Eugenosedin-A ameliorates hyperlipidemia-induced vascular endothelial dysfunction via inhibition of α1-adrenoceptor/5-HT activity and NADPH oxidase expression.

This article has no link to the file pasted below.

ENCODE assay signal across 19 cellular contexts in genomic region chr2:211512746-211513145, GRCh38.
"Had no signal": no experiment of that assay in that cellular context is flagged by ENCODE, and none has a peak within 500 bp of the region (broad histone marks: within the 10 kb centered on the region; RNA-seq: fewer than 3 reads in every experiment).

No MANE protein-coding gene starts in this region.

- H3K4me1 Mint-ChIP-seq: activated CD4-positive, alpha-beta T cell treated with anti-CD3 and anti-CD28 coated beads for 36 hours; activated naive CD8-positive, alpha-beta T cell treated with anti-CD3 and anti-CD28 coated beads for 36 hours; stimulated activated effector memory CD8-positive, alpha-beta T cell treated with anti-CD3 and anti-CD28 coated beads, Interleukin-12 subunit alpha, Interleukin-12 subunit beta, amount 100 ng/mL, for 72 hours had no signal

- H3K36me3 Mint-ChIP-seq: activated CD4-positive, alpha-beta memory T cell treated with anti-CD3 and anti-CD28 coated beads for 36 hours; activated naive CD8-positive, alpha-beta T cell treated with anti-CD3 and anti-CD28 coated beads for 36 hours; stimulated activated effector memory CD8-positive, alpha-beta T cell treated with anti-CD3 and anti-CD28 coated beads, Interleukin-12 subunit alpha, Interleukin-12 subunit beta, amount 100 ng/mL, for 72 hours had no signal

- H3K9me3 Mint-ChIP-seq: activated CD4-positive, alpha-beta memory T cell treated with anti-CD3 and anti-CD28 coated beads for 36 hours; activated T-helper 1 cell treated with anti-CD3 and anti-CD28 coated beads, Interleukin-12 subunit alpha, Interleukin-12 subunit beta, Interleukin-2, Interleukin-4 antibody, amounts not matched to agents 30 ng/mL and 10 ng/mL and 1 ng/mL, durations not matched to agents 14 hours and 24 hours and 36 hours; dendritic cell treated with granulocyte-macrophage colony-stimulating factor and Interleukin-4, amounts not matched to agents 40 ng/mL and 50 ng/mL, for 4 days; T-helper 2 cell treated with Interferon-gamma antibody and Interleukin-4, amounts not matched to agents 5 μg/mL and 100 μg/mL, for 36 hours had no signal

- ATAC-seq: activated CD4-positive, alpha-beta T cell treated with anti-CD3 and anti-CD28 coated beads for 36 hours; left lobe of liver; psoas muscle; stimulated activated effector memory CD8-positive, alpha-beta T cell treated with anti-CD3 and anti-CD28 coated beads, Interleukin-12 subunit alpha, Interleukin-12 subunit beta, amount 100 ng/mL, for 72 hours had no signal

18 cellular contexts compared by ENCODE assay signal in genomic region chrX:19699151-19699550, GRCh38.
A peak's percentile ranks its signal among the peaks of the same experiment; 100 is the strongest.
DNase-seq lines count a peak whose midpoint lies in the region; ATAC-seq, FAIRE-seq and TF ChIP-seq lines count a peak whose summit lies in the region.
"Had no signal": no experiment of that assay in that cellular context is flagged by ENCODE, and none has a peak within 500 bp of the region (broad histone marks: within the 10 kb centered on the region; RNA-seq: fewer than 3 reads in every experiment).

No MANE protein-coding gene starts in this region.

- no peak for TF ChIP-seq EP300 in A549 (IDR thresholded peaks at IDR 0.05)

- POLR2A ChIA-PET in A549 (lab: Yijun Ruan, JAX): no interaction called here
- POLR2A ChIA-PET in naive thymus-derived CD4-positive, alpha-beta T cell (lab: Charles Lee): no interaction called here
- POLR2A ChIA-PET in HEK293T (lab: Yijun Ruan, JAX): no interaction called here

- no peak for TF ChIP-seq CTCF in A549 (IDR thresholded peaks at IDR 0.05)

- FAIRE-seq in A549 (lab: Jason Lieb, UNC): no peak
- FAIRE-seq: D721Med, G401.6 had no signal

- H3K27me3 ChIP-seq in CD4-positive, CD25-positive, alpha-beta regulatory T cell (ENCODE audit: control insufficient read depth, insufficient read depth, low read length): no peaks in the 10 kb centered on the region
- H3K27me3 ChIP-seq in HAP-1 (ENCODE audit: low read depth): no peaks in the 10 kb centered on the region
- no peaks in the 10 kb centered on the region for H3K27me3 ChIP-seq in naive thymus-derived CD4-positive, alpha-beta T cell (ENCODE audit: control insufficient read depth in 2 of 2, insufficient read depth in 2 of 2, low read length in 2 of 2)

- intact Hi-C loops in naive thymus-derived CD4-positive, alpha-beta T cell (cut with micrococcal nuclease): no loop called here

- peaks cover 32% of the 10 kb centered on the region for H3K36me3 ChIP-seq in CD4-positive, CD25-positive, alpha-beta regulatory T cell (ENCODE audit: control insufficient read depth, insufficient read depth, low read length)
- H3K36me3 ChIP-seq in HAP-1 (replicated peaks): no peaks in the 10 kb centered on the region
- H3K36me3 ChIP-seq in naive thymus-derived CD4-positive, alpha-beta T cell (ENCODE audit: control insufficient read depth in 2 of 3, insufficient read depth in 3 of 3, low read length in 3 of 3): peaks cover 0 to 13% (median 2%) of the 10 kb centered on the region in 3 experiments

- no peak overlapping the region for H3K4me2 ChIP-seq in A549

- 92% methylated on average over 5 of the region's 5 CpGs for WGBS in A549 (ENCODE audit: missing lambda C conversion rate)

BACKGROUND Augmented vasoconstriction to serotonin (5-hydroxytryptamine [5-HT]) in atherosclerotic vessels plays a crucial role in the development of myocardial ischemia. We investigated mechanisms for serotonin-evoked hypercontraction in atherosclerotic rabbit coronary arteries. METHODS AND RESULTS Contractile responses to serotonergic agents of endothelium-denuded coronary arteries from control and Watanabe heritable hyperlipidemic rabbits (WHHL) were examined. WHHL coronary arteries exhibited hypercontraction to 5-HT(1)-receptor agonists; the constrictor threshold concentrations and E:D(50) to serotonin, 5-carboxamidotryptamine, and sumatriptan in WHHL were significantly lower, and the E:(max) in WHHL to these agents were increased 55% to 59% above those of the control. Serotonin-evoked contractions in both groups were inhibited by GR127935 (5-HT(1B/1D) antagonist; 0.1 to 1 nmol/L) and pertussis toxin but not by ketanserin (5-HT(2) antagonist; 0.01 to 1 micromol/L), suggesting that the hypercontraction is most likely mediated by 5-HT(1B/1D) receptors through a pertussis toxin-sensitive pathway. Furthermore, simultaneous measurements of [Ca(2+)](i) and isometric tension of fura-2-loaded arteries revealed that the hypercontraction was concomitant with the augmented elevation of [Ca(2+)](i) in the smooth muscle. The 5-HT(1B) mRNA levels in WHHL coronary arteries increased to 2.5-fold over those in control arteries, whereas neither 5-HT(1D) nor 5-HT(2A) mRNA was detected in either group. CONCLUSIONS Atherosclerotic rabbit coronary arteries exhibited the enhancement in contraction and Ca(2+) mobilization in response to serotonin. The 5-HT(1B) receptor, which is upregulated by atherosclerosis, most likely mediates the augmenting effects of serotonin.